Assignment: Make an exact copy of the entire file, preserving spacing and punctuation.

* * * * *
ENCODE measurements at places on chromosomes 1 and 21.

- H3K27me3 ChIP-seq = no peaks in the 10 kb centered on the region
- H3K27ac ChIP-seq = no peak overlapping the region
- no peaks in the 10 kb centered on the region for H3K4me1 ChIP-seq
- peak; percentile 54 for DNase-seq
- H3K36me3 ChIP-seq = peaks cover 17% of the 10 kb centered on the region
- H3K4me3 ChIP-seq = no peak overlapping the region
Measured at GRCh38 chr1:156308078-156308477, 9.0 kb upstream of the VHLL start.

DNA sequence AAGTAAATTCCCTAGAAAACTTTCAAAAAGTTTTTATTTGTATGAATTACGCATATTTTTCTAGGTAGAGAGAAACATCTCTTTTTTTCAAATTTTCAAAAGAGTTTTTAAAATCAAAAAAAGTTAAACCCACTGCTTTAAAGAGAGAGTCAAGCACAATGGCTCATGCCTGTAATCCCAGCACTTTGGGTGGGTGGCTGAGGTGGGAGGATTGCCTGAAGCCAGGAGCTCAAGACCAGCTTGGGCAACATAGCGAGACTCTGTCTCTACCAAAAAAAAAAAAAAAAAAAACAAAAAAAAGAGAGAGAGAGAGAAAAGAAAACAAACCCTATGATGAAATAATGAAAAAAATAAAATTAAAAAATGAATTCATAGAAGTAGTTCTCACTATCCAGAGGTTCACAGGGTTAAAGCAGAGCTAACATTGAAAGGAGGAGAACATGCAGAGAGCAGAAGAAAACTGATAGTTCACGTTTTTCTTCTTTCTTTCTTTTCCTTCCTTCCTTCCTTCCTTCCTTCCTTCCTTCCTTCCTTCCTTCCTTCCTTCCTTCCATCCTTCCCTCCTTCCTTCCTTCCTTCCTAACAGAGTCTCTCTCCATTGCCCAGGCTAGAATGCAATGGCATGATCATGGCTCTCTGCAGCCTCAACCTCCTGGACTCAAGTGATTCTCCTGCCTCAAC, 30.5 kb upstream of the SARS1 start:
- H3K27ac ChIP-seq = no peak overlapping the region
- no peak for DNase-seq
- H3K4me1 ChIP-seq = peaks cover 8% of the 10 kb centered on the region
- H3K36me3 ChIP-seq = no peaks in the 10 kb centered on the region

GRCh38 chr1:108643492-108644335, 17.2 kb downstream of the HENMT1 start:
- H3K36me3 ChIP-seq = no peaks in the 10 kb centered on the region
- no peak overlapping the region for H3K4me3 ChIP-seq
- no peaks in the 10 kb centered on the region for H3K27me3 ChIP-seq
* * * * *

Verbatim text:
ENCODE measurements at places on chromosomes 1 and 21.

- H3K27me3 ChIP-seq = no peaks in the 10 kb centered on the region
- H3K27ac ChIP-seq = no peak overlapping the region
- no peaks in the 10 kb centered on the region for H3K4me1 ChIP-seq
- peak; percentile 54 for DNase-seq
- H3K36me3 ChIP-seq = peaks cover 17% of the 10 kb centered on the region
- H3K4me3 ChIP-seq = no peak overlapping the region
Measured at GRCh38 chr1:156308078-156308477, 9.0 kb upstream of the VHLL start.

DNA sequence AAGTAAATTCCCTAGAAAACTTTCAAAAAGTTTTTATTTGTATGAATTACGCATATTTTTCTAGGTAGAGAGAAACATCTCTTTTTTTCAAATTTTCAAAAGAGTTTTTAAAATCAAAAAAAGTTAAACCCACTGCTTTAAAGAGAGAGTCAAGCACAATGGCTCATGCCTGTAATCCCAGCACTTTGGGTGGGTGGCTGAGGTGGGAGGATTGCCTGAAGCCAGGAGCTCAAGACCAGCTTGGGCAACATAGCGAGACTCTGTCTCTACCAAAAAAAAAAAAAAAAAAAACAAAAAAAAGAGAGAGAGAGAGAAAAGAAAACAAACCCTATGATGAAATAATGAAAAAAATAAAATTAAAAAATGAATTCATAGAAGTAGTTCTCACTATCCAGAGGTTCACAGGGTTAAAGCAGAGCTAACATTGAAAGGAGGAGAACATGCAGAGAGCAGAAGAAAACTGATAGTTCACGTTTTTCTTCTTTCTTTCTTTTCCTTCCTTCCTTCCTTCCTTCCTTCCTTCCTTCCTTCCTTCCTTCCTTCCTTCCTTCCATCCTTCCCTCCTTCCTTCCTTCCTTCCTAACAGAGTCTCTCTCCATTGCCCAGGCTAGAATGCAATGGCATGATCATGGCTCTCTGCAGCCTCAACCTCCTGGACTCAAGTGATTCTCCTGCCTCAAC, 30.5 kb upstream of the SARS1 start:
- H3K27ac ChIP-seq = no peak overlapping the region
- no peak for DNase-seq
- H3K4me1 ChIP-seq = peaks cover 8% of the 10 kb centered on the region
- H3K36me3 ChIP-seq = no peaks in the 10 kb centered on the region

GRCh38 chr1:108643492-108644335, 17.2 kb downstream of the HENMT1 start:
- H3K36me3 ChIP-seq = no peaks in the 10 kb centered on the region
- no peak overlapping the region for H3K4me3 ChIP-seq
- no peaks in the 10 kb centered on the region for H3K27me3 ChIP-seq